2. Guests could take advantage.

Unfortunately, open bars can be taken advantage of at weddings by those guests (or wedding party) that use this as a free way to get hammered. A seemingly endless supply of alcohol can easily lead to overconsumption and overindulgence. Licensed bartenders are great at mitigating the risk of guests getting overserved but they can't hand-hold every single guest.

3. Unlimited booze = unforeseen complications.

Not all couples are looking for a rowdy wedding. Be aware of the potential issues that could arise as a result of unlimited alcohol. If you have a lot of family tension or a group of wild friends, it may be more beneficial in the long run to limit available alcohol offerings.

 

How expensive is an open bar wedding?

The cost of an open bar is largely determined by the number of guests in attendance, who is providing the alcohol, and what drinks the bar will be serving. Answer the following questions to help you narrow down a number:

  • How many guests are coming? It’s fair to assume that the larger your guest list is, the higher your bar bill will be. Many venues and catering companies charge per drink. Get quotes from various venues and bar catering services to determine which per-person price range fits your budget.

  • Who is providing the alcohol for the wedding? Bar expenses will vary based on the alcohol provider.  If your venue holds a liquor license, they may require alcohol to be purchased from them. Other venues may let you bring your own alcohol but most will require you have a licensed bartender and that you obtain alcohol liability insurance for your event.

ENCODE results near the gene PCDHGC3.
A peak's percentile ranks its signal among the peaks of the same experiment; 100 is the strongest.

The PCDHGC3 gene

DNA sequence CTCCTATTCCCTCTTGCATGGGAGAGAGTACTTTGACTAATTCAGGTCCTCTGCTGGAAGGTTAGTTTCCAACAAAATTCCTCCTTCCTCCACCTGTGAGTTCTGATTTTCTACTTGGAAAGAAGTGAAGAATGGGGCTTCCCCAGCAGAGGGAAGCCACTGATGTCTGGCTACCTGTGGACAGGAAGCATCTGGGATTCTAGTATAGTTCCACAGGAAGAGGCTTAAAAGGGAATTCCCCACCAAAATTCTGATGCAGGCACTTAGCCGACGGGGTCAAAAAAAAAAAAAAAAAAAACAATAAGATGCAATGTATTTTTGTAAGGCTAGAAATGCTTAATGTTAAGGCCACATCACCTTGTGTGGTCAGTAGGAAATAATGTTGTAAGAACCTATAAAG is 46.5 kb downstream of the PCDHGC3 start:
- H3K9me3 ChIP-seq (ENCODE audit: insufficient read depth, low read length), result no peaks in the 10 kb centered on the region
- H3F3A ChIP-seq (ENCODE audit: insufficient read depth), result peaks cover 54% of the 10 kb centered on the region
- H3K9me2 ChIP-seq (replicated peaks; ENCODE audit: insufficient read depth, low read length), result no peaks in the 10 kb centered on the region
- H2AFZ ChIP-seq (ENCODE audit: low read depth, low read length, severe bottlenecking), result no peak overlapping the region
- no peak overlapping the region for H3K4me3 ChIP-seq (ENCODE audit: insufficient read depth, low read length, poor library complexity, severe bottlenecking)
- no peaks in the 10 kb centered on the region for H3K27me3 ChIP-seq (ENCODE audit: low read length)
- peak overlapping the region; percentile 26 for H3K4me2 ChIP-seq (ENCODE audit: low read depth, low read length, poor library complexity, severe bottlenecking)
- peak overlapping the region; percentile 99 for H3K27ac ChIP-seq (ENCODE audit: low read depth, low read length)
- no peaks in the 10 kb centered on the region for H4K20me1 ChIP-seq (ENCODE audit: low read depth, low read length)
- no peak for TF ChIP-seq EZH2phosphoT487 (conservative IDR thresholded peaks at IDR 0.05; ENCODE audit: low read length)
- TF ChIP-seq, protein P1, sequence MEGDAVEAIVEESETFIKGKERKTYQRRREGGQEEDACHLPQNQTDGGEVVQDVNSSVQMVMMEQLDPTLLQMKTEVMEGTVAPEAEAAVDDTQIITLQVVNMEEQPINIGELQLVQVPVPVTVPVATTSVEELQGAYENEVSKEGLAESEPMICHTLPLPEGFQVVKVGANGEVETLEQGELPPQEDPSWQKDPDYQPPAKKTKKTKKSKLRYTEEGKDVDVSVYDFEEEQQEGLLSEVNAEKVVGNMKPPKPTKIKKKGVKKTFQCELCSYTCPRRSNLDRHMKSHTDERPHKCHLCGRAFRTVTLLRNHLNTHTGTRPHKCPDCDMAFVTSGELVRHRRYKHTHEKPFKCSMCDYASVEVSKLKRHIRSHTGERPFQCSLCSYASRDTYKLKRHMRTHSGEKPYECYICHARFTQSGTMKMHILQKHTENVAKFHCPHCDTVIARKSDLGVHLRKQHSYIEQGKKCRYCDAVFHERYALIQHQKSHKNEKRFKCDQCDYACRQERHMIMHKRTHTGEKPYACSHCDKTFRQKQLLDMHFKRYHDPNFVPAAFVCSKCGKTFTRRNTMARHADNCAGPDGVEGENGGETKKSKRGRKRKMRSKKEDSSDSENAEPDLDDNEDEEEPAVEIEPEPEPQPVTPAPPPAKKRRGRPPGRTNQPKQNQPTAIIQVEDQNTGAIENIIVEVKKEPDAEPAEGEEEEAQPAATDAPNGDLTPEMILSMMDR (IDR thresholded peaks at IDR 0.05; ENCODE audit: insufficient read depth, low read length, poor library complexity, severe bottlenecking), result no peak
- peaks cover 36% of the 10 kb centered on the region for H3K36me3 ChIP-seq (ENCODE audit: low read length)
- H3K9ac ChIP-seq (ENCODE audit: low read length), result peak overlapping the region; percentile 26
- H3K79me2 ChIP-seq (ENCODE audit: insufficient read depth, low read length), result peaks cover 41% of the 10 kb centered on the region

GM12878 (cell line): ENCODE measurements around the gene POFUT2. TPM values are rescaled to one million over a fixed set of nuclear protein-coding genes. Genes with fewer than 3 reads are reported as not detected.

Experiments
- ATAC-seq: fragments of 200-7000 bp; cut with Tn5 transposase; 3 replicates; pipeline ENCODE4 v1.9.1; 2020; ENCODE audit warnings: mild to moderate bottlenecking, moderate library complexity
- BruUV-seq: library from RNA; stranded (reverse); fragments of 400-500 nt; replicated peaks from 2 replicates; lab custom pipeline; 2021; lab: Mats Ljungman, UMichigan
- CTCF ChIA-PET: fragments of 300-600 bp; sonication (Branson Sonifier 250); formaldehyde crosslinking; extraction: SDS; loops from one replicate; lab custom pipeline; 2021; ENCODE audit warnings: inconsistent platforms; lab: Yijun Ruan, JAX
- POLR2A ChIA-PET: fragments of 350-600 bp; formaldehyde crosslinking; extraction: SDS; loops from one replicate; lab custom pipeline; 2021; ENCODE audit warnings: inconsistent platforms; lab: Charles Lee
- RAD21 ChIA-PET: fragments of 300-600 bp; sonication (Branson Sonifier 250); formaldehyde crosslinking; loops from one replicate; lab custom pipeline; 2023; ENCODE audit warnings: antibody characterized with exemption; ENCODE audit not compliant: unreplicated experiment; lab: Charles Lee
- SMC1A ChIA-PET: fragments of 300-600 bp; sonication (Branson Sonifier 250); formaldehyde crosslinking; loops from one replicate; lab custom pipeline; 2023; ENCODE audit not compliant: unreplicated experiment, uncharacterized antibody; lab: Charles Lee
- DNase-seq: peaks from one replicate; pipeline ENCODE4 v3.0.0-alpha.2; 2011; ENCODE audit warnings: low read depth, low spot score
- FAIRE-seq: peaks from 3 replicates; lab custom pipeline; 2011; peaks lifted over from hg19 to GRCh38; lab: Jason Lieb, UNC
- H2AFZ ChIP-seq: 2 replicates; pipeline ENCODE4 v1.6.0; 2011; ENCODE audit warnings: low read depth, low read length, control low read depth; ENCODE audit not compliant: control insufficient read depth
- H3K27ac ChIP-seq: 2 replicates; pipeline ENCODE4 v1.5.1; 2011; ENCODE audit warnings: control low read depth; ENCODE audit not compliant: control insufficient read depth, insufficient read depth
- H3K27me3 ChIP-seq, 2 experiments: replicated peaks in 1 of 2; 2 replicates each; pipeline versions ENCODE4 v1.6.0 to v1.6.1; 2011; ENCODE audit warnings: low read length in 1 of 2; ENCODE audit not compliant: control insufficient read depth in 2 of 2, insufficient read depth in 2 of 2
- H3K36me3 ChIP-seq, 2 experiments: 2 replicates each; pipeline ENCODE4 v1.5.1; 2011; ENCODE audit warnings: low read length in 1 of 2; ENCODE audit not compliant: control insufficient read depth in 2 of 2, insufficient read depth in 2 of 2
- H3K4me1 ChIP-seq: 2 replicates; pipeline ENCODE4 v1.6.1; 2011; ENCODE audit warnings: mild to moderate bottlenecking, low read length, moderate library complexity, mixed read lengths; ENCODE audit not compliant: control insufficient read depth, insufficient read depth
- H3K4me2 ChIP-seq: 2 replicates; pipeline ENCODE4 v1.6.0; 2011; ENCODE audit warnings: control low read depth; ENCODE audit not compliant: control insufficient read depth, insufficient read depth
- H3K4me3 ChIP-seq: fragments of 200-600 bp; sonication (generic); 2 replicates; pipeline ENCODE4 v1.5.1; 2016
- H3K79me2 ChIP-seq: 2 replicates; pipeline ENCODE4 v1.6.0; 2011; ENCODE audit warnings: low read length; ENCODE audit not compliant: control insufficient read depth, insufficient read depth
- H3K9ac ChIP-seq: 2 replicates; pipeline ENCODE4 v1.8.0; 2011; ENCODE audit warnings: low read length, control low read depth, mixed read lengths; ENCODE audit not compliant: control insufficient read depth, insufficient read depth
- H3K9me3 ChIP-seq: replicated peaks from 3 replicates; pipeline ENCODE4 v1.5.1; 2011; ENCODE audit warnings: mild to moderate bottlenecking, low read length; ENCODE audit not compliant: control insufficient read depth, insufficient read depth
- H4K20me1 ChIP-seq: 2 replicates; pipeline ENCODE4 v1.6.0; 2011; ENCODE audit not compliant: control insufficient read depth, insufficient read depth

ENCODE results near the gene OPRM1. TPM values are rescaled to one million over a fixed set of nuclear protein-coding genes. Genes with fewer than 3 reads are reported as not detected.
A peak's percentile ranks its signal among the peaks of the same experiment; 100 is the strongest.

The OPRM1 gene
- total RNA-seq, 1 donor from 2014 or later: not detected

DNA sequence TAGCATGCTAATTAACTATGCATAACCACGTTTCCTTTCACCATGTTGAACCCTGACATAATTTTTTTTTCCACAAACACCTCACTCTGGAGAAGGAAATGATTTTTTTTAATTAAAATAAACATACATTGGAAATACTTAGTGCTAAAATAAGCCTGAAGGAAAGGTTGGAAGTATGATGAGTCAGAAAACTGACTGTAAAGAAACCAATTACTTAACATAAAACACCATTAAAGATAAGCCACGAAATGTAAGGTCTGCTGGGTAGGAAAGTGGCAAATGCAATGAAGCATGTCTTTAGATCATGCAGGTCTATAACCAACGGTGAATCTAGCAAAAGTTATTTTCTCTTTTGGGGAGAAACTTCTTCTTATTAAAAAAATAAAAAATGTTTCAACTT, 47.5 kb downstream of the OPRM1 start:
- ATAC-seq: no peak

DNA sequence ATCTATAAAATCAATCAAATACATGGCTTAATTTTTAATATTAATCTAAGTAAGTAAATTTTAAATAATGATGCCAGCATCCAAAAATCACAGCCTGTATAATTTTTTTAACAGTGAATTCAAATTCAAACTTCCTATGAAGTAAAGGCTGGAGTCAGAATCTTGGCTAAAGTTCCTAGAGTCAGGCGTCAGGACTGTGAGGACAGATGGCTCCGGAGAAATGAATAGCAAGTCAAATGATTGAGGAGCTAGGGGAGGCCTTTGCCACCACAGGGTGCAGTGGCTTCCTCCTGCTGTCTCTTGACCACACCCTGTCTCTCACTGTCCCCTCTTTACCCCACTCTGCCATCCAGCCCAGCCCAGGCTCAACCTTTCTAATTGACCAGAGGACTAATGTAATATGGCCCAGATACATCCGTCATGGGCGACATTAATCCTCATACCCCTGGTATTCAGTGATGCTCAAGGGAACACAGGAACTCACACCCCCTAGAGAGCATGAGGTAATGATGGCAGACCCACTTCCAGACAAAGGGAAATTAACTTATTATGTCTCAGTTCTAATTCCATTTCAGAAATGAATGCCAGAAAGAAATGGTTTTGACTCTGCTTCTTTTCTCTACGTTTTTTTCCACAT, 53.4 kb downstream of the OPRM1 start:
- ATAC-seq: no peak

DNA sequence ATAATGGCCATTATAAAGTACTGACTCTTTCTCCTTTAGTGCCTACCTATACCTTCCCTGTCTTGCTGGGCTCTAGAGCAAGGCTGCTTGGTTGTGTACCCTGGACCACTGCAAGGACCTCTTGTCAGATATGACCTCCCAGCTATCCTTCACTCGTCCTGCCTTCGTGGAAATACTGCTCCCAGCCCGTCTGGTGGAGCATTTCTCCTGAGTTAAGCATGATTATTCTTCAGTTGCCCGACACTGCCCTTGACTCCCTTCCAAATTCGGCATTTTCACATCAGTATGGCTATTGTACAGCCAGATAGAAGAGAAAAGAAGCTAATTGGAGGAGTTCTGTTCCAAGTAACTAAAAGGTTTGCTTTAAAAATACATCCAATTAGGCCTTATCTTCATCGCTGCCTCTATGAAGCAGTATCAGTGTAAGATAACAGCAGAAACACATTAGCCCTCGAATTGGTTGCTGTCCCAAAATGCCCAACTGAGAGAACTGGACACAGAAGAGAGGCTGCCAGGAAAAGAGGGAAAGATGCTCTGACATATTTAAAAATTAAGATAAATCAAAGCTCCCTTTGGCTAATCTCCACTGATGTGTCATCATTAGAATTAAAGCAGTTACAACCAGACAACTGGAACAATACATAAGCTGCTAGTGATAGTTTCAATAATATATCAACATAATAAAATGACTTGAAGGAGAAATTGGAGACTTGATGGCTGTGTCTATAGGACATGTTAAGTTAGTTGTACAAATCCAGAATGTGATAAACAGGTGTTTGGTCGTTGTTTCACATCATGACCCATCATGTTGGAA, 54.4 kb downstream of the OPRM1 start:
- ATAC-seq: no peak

• What will you be serving at the bar? Things can become costly very quickly, especially if premium spirits are being served. Custom cocktails with a large number of ingredients or premium liquor are likely going to cost more. Look up cocktails that you may want to include and research the standard bar pricing for each. You can expect to pay a similar amount for these cocktails at your wedding as well.

 

How much does an open bar cost per person?

Below, you will find generalized per-person pricing for open bar service. Keep in mind that depending on your location, venue choice, and area catering services, you may only be able to get a few different quotes on bar service. With that in mind, go into negotiations with a fair understanding of reasonable price points and what amenities should be included.

Appropriate per person open bar pricing:

  • Limited open bar — beer and wine only: $20-$40 per person

  • Full, premium open bar: $40-60 per person

How can I save money on an open bar wedding?

Strike the right balance between providing everything your guests could ask for and staying within your designated budget.

  • Bring your own alcohol, if possible. Not all venues allow this, but if you don’t have a bank balance that allows for a fully-stocked venue-provided bar, you may need to get creative. If you find yourself in this position, start your search by locating venues that allow outside alcohol

  • Design festive labels! A great way to save money on tight booze budgets is to replace the labels on affordable wine or spirit bottles. Of course, we don’t recommend that you replace one brand’s label for another’s, but rather that you get creative with DIY labels. Add a funny picture, quote, or your wedding hashtag to a decorative label and slap it on top of budget alcohol.

  • Use drink tickets to regulate consumption. Provide each guest with 2-3 complimentary drink tickets. Once they’ve used their tickets, they can purchase additional drinks if they choose. Drink tickets are easy to make, provide, and are a simple way for the bartender to keep track of separate tabs.

 

How much alcohol is needed for a wedding?

As a general rule of thumb, plan to serve two drinks per guest in the first hour, then one drink per guest per hour after. 

Now you know the basics about open bar weddings!

Hopefully, this post helps steer you in the right direction when it comes to deciding whether or not you should have an open bar wedding. Remember: There’s no right answer. Every wedding is different. It’s all about weighing the pros and cons and making a decision from there.